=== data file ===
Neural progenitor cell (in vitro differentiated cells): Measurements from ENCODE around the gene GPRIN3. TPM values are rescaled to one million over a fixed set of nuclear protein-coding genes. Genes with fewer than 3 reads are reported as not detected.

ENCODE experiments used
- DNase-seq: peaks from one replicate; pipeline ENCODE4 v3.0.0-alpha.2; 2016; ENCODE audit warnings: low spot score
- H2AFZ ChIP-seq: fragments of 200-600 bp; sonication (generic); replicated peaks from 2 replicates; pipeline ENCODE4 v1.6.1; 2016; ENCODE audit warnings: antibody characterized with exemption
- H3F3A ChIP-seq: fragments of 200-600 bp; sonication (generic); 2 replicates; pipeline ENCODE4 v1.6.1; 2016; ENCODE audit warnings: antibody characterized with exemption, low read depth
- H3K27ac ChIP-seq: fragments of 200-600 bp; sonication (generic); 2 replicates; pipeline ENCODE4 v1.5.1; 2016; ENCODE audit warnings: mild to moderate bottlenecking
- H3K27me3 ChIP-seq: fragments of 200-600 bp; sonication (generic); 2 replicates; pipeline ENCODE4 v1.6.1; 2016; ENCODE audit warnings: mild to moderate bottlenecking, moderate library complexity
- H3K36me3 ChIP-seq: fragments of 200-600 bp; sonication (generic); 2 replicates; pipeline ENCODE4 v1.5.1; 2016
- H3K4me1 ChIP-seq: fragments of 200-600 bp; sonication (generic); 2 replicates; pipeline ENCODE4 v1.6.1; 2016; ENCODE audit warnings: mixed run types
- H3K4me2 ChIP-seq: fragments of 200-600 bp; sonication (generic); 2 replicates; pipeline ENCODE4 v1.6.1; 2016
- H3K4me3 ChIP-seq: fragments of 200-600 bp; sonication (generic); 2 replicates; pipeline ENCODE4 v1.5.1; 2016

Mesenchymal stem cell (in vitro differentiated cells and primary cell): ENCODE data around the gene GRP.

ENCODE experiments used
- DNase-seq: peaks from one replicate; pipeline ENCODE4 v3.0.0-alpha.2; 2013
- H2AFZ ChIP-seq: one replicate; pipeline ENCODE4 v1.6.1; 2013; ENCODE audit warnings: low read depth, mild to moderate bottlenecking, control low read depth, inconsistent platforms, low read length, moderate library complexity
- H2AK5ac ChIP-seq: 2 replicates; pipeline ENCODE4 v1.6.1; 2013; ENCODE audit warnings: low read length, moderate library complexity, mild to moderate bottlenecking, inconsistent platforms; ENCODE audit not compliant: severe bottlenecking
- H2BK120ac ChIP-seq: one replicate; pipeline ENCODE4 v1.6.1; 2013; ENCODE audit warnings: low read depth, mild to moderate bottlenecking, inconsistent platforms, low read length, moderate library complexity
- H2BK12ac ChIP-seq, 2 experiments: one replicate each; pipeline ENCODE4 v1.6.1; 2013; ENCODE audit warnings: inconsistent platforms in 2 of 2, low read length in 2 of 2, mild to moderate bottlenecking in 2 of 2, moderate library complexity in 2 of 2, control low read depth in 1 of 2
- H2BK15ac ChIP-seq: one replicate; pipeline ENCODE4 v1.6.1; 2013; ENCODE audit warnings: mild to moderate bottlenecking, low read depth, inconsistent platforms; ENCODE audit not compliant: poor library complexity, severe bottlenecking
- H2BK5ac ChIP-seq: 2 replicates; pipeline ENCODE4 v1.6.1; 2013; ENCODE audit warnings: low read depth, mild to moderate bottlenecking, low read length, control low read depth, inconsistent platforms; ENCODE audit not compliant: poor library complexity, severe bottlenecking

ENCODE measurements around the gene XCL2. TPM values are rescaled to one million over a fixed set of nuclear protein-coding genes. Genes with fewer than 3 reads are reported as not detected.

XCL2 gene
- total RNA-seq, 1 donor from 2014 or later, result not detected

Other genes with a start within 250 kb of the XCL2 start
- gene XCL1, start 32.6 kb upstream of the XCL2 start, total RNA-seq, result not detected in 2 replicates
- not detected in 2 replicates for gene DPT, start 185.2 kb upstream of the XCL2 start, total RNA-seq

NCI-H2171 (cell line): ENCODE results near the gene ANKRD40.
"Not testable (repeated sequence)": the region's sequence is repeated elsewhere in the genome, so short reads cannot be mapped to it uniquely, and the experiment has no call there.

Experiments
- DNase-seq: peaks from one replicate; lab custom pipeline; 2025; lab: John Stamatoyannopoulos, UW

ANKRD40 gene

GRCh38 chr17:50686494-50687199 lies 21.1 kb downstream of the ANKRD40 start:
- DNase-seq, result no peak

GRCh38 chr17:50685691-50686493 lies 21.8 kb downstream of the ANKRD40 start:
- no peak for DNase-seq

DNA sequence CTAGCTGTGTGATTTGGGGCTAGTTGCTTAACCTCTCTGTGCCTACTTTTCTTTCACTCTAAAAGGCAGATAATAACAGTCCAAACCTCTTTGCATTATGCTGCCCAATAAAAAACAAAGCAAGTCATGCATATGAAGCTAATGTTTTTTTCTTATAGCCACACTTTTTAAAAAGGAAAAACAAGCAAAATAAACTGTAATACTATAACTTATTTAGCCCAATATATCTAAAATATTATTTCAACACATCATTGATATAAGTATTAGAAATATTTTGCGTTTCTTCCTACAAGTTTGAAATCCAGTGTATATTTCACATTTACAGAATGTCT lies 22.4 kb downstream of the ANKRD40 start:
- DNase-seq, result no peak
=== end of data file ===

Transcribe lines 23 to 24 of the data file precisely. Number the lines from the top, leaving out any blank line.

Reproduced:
- total RNA-seq, 1 donor from 2014 or later, result not detected

Other genes with a start within 250 kb of the XCL2 start